I never met Al Robles

but I remember finding his book of poems “Rappin’ with 10,000 Carabaos in the Dark” at the Esther Raushenbush Library, Sarah Lawrence College.

It was a late December night during conference week.  Outside, snow fell, I loosened the scarf around my neck as I entered one of the study rooms lit by fluorescence.  In Bronxville, NY, I couldn’t be further away from San Francisco, the city where I was born.  The city my family immigrated to in the 1970s. The city of the Ethnic Studies demands made by SF State students.  The city where the youth and elderly fought for housing rights for manongs at the International Hotel (or the I-Hotel).

Although my family was around during the fight for Manilatown, I knew nothing about this history.  Al Robles’ poems immediately brought me to Kearny Street, where the manongs reminisced over smoke, to the late-night blues of the Fillmore.  He evokes the names of manongs, his compadres, the I-Hotel, in poems.  Sometimes, walking through SoMa, I think I see them, the veteranos, men who live in the weekly hotels nearby, who play chess while tourists pass by.  Pigeons cluck at their feet.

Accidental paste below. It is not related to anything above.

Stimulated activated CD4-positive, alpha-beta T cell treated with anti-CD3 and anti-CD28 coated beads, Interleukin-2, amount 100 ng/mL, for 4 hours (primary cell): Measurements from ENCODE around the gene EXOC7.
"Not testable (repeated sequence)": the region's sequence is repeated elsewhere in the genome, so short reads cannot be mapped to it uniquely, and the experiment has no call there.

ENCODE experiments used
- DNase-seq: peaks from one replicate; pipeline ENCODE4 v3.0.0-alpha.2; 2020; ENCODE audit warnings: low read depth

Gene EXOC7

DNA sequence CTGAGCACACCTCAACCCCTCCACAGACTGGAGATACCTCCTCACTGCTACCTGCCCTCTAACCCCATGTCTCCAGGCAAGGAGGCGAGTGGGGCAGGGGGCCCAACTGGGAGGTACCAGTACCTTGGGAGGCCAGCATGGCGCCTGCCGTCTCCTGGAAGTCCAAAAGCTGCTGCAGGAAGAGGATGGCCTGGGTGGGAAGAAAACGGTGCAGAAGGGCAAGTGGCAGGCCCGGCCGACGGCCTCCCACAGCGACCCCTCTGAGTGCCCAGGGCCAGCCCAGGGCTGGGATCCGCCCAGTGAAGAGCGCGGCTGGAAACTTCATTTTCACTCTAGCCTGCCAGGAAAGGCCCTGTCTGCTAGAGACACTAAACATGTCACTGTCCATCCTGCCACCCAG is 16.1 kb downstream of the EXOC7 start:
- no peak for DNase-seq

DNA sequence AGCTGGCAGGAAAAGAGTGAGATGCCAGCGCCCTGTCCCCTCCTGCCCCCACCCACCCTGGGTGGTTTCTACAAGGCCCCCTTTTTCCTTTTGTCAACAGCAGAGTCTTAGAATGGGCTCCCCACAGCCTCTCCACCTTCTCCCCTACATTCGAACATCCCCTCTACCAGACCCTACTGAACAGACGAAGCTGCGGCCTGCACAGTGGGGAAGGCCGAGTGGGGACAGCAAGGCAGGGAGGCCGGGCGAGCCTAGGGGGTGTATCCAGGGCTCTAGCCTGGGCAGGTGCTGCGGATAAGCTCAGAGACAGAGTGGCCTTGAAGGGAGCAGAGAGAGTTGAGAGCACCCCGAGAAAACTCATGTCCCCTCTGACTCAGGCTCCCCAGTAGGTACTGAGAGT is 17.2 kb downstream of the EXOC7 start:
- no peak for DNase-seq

Prompted by Robles’ work, I hosted a viewing at Sarah Lawrence of the film “The Fall of the I-Hotel,” which chronicles the struggle for housing rights and the historical maintenence of Manilatown, San Francisco.  I read a few of Robles’ poems.  Afterwards, I was moved to tears by the resistance of Filipino people, people-of-color and young people  for the I-Hotel, but I was mostly saddened by the fact that I had never known this history prior to college.

Although I unfortunately never had the chance to meet Al Robles, I’ve been ultimately influenced and continue to be moved by his work.  RIP, Uncle.

***

A few links for more info:

The Inspiration of Al Robles

Barbara Jane Reyes wrote a few poems for him:

Manilatown

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